The digital tools now entering the market allow operators to ingest, store, track, and analyze condition data in a way that was never possible before. These are technologies we are both building and implementing, focused on three primary goals; improving asset reliability, streamlining the Class process on offshore operations, and ultimately, supporting the improved profitability of the industry. Of course, this is all rooted in a framework of safety and quality spanning an end-to-end solution.

ABS has developed several innovations to support the monitoring and management of structural, machinery, and condition metrics needed for asset management and regulatory compliance.

ABS Condition Manager is just one of a suite of advanced new digital services and applications launched by ABS that offer unprecedented understanding of the status of an asset. A compartment-based, digital visualization of an asset’s condition, including inspection and repair history, as well as critical area monitoring using Class and operational data, the ABS Condition Manager application is a good example of how digital technologies can empower users with insights surrounding structural health, anomaly impacts and maintenance opportunities. The ability of Condition Manager to seamlessly integrate with onboard CMMS systems can result in up to a 50% reduction in effort to prepare annual maintenance work plans.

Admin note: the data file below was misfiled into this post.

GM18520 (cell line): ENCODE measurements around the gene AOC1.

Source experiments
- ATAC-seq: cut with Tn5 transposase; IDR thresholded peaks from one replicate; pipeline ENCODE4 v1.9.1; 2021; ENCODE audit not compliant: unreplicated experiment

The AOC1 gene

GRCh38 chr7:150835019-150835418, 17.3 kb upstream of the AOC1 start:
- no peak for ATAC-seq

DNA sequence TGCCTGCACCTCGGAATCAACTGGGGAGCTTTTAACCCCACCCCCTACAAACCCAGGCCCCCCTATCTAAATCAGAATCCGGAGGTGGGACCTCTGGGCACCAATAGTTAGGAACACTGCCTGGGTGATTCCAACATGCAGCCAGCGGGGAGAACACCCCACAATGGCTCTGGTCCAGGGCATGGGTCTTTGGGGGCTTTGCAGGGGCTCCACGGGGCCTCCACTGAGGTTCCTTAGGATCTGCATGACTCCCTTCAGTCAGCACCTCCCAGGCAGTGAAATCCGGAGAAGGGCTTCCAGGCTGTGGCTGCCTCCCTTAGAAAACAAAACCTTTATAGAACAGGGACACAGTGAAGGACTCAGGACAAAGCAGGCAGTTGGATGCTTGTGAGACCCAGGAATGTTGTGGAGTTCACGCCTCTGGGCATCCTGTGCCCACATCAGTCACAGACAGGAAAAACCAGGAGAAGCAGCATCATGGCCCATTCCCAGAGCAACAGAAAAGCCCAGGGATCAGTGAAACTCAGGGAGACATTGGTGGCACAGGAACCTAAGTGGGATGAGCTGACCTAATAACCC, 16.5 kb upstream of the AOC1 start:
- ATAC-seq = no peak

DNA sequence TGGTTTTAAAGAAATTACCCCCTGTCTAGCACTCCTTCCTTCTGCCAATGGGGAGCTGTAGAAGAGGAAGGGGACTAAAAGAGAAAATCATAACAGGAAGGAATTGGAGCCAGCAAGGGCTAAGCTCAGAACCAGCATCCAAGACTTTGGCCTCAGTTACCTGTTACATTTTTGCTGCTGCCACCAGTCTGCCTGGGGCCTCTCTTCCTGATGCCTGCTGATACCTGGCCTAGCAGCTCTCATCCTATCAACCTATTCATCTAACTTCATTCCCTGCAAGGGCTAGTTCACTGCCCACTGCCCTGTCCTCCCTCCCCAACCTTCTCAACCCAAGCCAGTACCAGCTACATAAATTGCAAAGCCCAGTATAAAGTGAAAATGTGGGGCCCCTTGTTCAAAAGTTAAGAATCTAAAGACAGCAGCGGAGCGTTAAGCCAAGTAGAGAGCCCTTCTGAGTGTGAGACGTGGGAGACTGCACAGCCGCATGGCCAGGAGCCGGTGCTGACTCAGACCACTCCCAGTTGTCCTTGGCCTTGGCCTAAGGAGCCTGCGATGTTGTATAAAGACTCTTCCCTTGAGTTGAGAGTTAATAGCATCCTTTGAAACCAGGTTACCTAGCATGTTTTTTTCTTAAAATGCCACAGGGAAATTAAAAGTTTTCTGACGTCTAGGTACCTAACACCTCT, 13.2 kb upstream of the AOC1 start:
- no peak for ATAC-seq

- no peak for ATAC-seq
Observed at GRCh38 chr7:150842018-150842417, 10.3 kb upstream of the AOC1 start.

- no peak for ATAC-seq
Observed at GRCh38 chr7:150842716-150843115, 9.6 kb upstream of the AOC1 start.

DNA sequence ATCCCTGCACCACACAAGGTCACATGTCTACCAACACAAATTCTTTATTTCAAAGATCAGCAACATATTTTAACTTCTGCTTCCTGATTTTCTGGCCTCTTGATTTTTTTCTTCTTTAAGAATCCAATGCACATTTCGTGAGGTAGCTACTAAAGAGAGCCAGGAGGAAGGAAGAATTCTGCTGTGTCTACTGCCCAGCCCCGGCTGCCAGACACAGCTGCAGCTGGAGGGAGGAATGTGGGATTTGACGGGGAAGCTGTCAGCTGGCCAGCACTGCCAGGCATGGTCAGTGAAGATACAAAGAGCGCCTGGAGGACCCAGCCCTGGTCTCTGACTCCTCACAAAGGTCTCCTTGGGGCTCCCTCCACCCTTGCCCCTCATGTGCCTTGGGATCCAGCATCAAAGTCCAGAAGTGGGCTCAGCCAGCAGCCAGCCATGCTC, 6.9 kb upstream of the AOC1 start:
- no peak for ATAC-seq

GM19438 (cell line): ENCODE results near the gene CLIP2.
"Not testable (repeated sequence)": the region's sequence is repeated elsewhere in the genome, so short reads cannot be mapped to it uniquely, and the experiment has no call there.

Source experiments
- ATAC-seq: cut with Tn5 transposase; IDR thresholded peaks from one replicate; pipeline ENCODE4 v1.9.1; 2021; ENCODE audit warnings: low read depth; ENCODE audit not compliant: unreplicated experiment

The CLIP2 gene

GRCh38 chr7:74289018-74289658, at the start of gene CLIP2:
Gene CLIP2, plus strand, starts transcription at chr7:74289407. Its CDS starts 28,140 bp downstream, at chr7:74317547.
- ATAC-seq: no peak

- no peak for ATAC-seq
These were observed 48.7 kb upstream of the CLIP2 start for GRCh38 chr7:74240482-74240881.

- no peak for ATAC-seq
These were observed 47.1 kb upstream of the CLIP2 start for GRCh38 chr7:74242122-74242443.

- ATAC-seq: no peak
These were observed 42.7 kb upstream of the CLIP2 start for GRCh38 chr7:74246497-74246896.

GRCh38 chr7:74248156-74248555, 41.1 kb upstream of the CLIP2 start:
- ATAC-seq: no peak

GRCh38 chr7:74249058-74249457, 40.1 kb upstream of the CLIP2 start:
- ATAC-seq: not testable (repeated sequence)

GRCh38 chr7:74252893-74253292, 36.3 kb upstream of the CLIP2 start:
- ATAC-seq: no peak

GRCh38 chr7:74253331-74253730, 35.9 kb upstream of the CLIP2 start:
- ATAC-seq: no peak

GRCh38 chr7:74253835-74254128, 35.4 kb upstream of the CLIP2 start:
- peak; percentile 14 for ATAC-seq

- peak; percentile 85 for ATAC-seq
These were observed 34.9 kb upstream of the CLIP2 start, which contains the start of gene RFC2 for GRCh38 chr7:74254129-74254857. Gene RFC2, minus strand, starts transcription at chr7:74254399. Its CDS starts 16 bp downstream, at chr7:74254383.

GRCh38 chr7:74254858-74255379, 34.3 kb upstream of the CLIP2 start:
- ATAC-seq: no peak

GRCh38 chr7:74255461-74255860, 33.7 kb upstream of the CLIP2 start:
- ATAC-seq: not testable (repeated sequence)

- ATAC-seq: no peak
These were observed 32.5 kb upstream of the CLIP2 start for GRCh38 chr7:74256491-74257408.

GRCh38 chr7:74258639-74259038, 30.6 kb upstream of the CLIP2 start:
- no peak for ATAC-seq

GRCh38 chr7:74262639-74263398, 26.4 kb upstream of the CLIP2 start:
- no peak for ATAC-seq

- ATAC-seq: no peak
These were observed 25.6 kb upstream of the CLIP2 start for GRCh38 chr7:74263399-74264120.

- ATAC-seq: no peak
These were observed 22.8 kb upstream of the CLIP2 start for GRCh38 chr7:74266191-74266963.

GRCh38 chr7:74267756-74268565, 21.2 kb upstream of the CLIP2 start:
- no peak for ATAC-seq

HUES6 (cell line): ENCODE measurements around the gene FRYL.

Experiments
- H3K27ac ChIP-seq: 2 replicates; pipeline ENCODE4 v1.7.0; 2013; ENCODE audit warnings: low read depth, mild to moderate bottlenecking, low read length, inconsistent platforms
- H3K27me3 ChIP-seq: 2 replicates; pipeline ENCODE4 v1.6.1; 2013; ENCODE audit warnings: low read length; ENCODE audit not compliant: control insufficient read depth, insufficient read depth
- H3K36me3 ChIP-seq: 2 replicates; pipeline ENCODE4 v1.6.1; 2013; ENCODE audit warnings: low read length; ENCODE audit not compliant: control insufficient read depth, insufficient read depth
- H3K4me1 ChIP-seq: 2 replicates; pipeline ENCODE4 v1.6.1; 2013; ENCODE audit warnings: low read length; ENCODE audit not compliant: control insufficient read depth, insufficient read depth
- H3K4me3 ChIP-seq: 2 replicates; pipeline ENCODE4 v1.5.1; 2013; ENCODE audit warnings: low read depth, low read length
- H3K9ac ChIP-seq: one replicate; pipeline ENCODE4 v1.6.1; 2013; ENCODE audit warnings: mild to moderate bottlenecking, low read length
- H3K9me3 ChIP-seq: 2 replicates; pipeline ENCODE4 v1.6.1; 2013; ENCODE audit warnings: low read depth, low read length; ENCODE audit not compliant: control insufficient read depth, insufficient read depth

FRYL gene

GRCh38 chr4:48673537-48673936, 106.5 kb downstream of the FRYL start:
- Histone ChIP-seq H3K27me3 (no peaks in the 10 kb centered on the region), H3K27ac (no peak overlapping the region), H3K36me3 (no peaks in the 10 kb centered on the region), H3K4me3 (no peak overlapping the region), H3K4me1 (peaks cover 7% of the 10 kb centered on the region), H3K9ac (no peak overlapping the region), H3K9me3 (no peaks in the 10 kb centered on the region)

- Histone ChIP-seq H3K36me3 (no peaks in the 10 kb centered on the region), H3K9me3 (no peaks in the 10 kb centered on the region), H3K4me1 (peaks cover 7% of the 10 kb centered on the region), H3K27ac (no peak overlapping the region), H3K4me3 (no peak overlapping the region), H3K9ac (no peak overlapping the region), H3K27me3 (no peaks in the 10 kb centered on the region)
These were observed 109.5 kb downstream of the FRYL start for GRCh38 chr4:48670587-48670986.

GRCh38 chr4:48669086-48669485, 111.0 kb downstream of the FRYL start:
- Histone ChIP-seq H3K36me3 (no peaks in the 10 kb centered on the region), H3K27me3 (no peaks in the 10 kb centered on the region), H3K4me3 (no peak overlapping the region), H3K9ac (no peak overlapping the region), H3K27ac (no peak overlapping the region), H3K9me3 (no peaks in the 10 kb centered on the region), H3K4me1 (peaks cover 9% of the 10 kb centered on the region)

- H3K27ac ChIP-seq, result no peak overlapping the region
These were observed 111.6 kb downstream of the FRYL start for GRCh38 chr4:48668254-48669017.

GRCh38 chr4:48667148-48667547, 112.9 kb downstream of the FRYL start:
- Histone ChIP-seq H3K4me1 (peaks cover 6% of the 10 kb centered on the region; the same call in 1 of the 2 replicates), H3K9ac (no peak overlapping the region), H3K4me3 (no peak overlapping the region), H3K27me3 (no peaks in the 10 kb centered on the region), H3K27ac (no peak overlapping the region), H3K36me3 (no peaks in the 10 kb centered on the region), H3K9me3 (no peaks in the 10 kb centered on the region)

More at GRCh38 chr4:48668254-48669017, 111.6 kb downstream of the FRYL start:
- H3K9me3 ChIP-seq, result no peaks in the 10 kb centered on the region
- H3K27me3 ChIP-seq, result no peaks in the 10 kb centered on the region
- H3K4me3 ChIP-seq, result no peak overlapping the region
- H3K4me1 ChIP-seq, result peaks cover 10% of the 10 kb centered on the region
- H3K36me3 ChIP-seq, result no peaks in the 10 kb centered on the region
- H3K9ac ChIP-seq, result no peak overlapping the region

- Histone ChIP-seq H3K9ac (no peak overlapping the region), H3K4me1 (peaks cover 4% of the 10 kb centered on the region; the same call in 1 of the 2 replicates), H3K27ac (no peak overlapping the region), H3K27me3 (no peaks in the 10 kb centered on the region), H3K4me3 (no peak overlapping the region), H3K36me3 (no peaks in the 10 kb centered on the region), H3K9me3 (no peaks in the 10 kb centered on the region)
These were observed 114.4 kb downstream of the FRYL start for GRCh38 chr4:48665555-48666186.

ABS is also exploring practical applications of AI-enabled inspection capabilities in areas such as corrosion detection, machinery performance, and monitoring, through to accumulated fatigue damage on structures based on asset-specific data, and even metocean route planning.

As we continue to move deeper into a condition-based and ultimately predictive approach, we are looking towards more sophisticated AI and using additional data from onboard sensors for advanced monitoring of vessel health, from the hull structure to whole-life integrity support with ‘live’ operation decision support.

From the design concept, through to construction, operations, and end of life, Class is connected to the asset, and the digital tools and technology that support it are transforming the future of FPSO operations.

This article has been published in the September/October 2020 edition of Offshore Engineer magazine